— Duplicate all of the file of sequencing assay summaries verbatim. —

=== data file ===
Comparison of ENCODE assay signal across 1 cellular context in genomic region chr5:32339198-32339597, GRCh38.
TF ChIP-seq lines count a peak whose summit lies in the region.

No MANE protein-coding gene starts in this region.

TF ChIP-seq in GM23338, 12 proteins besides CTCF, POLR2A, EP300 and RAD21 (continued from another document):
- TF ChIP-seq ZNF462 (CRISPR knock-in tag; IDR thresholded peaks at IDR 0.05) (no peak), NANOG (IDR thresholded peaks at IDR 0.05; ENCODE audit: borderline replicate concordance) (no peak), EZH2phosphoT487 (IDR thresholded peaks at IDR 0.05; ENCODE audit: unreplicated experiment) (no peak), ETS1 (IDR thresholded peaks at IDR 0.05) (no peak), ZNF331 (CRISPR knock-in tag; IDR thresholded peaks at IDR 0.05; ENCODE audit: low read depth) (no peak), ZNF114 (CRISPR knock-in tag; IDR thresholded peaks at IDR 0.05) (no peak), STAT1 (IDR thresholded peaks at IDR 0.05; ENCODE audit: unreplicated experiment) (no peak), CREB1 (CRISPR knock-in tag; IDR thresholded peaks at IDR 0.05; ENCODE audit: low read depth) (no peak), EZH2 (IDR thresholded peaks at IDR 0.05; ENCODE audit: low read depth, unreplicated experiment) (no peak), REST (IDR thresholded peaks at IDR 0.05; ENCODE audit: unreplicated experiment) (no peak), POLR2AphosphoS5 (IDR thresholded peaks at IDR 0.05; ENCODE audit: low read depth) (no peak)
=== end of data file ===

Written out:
Comparison of ENCODE assay signal across 1 cellular context in genomic region chr5:32339198-32339597, GRCh38.
TF ChIP-seq lines count a peak whose summit lies in the region.

No MANE protein-coding gene starts in this region.

TF ChIP-seq in GM23338, 12 proteins besides CTCF, POLR2A, EP300 and RAD21 (continued from another document):
- TF ChIP-seq ZNF462 (CRISPR knock-in tag; IDR thresholded peaks at IDR 0.05) (no peak), NANOG (IDR thresholded peaks at IDR 0.05; ENCODE audit: borderline replicate concordance) (no peak), EZH2phosphoT487 (IDR thresholded peaks at IDR 0.05; ENCODE audit: unreplicated experiment) (no peak), ETS1 (IDR thresholded peaks at IDR 0.05) (no peak), ZNF331 (CRISPR knock-in tag; IDR thresholded peaks at IDR 0.05; ENCODE audit: low read depth) (no peak), ZNF114 (CRISPR knock-in tag; IDR thresholded peaks at IDR 0.05) (no peak), STAT1 (IDR thresholded peaks at IDR 0.05; ENCODE audit: unreplicated experiment) (no peak), CREB1 (CRISPR knock-in tag; IDR thresholded peaks at IDR 0.05; ENCODE audit: low read depth) (no peak), EZH2 (IDR thresholded peaks at IDR 0.05; ENCODE audit: low read depth, unreplicated experiment) (no peak), REST (IDR thresholded peaks at IDR 0.05; ENCODE audit: unreplicated experiment) (no peak), POLR2AphosphoS5 (IDR thresholded peaks at IDR 0.05; ENCODE audit: low read depth) (no peak)